A blog posting from I Hate Money Laundering on 22nd October links to a Independent interview with Mark Hayward, chief exec of NAEA Propertymark, who says the attention on London property is driving those wishing to acquire property (PEP, money launderers and other criminals) to university cities like Cambridge.  The NAEA, a body for UK estate agents, also complained about ‘woefully underfunded’ government efforts to crack down illicit funds flowing into the UK’s £7 trillion of housing stock.  The article points out that, while most financial services businesses have to go through a lengthy vetting process by the City watchdog, all that is required to become an estate agent is to register with HMRC and join a redress scheme, which means customers get their money back if things go wrong, but even these requirements appear to not be followed by some operators.  Only just over half of estate agents are overseen by the NAEA, which implements minimum standards, meaning thousands are operating “under the radar”.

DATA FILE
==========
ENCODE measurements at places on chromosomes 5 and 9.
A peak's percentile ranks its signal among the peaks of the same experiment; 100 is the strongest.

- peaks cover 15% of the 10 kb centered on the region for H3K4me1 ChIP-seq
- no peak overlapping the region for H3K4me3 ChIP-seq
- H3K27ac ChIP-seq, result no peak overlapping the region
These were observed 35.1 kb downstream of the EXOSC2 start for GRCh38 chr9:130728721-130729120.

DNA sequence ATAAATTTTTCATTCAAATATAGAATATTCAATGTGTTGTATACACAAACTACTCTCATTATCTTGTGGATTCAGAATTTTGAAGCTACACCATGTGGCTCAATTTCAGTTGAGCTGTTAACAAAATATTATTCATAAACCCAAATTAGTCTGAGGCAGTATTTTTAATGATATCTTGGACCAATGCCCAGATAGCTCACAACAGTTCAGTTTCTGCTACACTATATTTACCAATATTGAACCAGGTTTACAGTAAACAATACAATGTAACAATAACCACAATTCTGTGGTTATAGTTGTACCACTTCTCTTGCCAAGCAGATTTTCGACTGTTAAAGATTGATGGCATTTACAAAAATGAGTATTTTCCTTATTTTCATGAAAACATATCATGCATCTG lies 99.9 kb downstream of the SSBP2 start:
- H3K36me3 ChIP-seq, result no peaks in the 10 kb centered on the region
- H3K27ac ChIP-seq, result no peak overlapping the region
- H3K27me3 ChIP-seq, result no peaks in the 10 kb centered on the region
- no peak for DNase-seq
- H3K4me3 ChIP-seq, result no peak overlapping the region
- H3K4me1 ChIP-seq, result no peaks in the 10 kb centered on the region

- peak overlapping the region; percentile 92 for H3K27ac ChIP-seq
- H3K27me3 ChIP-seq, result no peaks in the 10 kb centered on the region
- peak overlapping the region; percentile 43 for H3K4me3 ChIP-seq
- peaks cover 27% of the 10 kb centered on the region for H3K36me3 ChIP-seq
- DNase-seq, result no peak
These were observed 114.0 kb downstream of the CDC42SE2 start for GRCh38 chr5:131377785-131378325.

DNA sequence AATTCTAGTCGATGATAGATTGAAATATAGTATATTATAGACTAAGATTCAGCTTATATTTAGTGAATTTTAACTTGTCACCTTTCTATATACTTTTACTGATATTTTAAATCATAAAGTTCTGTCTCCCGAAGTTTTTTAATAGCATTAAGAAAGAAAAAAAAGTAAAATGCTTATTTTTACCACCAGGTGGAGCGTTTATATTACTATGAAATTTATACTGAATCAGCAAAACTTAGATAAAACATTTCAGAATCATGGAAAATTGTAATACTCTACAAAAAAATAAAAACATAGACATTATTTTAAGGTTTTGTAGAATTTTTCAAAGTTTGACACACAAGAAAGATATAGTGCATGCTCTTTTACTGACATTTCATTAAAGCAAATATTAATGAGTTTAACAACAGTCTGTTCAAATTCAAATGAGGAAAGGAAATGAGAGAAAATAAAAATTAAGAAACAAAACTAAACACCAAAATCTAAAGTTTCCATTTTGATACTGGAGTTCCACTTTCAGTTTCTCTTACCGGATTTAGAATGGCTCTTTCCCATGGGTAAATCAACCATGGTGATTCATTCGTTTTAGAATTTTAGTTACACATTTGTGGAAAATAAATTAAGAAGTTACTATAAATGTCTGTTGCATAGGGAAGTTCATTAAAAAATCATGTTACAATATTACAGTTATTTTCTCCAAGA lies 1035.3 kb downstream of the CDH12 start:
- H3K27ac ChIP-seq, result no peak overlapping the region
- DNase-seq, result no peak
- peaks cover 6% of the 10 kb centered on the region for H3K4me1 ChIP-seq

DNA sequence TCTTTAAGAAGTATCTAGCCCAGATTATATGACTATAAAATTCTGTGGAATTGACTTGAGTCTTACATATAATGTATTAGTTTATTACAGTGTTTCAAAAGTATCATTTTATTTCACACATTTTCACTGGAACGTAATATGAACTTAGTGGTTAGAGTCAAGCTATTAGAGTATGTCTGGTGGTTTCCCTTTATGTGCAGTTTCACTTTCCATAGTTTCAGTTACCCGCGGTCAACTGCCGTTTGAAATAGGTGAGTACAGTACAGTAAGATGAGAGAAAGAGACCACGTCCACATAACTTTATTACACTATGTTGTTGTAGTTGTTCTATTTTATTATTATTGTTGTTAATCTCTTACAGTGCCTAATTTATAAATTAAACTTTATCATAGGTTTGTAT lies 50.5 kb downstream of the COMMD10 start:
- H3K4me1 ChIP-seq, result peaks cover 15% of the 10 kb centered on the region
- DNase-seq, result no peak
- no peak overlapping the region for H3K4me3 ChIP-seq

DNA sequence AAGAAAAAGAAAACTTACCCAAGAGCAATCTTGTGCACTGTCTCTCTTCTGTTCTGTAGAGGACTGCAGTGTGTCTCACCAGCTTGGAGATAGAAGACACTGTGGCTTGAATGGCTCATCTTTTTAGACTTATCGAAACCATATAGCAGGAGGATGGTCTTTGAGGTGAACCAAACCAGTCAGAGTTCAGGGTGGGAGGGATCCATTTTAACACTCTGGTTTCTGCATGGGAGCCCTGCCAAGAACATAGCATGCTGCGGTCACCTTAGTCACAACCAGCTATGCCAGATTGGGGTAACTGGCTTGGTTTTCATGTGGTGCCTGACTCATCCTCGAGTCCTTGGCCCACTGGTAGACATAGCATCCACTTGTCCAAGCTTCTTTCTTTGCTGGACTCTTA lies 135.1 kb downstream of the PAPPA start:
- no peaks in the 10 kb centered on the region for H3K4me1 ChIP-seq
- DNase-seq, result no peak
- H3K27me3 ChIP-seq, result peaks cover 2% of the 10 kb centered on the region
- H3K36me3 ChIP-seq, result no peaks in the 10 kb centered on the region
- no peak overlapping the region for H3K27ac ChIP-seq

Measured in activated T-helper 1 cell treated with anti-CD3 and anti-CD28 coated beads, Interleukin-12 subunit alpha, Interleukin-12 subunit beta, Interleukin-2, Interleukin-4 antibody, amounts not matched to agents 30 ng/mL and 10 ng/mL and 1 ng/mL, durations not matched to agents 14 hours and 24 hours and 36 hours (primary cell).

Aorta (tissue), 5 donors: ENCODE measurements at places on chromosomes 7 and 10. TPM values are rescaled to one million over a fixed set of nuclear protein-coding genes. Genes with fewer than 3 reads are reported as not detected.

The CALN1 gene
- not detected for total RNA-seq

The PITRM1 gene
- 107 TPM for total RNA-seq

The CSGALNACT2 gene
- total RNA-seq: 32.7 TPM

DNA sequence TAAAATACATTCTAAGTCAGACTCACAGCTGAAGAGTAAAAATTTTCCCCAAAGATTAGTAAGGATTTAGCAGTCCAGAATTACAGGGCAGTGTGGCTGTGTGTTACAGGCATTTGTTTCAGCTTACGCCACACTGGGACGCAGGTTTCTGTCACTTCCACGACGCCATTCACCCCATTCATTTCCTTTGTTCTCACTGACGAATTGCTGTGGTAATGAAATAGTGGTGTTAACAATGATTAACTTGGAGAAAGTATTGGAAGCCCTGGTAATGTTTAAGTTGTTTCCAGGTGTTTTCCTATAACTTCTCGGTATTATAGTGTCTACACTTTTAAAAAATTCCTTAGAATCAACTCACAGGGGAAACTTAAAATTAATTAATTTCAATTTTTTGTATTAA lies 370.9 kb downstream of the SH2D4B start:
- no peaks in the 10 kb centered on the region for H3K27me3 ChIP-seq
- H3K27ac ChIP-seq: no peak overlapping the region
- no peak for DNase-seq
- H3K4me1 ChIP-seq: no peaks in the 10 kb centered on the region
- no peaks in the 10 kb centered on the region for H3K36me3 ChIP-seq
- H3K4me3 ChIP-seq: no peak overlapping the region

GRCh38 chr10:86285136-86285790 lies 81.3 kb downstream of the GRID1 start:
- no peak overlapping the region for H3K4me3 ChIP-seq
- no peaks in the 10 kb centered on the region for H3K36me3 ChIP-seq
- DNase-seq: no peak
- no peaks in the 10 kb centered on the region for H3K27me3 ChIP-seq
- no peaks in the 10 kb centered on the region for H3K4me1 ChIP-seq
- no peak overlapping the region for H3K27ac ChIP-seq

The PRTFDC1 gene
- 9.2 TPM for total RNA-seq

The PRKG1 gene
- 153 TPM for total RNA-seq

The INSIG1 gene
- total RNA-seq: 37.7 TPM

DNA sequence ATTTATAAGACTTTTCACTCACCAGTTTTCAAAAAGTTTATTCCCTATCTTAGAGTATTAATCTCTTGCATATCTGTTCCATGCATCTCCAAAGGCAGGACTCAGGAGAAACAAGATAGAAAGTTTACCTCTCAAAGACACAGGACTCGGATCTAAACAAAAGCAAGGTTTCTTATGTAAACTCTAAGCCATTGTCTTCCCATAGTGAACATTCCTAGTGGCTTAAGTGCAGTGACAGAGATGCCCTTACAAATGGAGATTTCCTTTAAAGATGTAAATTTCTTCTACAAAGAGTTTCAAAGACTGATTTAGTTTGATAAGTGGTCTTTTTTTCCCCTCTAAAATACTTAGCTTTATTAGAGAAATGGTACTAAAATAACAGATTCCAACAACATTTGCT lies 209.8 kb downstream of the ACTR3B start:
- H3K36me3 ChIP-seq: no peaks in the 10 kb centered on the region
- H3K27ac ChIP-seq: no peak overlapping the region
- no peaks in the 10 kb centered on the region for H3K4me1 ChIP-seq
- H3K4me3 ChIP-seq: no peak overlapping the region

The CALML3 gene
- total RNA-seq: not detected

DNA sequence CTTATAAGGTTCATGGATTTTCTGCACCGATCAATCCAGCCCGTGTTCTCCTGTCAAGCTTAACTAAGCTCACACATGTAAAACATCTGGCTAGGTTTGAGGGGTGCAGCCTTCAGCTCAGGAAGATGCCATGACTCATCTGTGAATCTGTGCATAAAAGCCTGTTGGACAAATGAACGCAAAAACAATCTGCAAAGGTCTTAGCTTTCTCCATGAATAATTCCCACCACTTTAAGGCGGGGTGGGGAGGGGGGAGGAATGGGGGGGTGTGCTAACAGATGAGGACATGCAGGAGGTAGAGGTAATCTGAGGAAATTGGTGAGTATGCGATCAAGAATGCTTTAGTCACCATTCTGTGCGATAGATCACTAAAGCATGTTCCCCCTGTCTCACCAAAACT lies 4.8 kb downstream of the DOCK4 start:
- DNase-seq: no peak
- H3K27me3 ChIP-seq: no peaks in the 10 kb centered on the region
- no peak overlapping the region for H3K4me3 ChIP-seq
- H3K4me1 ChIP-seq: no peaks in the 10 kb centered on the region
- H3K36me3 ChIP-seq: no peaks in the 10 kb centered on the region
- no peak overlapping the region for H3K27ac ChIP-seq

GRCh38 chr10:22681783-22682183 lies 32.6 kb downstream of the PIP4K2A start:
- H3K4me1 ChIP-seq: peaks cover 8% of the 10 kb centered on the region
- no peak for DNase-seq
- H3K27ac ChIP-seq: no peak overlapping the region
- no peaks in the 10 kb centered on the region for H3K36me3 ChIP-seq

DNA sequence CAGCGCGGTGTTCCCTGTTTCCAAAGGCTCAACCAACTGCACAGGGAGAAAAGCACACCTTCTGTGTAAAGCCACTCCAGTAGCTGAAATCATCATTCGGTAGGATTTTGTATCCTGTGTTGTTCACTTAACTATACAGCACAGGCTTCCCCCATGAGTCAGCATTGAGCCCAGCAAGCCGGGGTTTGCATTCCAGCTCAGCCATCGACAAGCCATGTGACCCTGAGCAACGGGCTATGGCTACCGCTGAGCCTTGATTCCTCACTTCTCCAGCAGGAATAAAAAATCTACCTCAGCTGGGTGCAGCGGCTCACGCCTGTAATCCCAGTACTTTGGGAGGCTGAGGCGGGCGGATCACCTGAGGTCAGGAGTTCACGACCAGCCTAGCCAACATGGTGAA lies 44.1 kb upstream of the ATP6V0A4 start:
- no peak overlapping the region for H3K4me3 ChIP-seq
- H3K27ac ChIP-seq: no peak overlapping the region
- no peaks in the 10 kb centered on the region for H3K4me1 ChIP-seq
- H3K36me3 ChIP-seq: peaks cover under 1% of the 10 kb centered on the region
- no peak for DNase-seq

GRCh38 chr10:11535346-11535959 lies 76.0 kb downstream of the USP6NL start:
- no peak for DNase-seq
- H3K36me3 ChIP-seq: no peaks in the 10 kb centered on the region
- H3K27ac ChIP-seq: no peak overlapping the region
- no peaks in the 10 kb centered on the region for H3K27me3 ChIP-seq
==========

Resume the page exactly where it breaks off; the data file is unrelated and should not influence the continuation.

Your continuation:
Author: raytodd2017

Chartered Legal Executive and former senior manager with Isle of Man Customs and Excise, where I was (amongst other things) Sanctions Officer (for UN/EU sanctions), Export Licensing Officer and Manager of the Legal-Library & Collectorate Support Section

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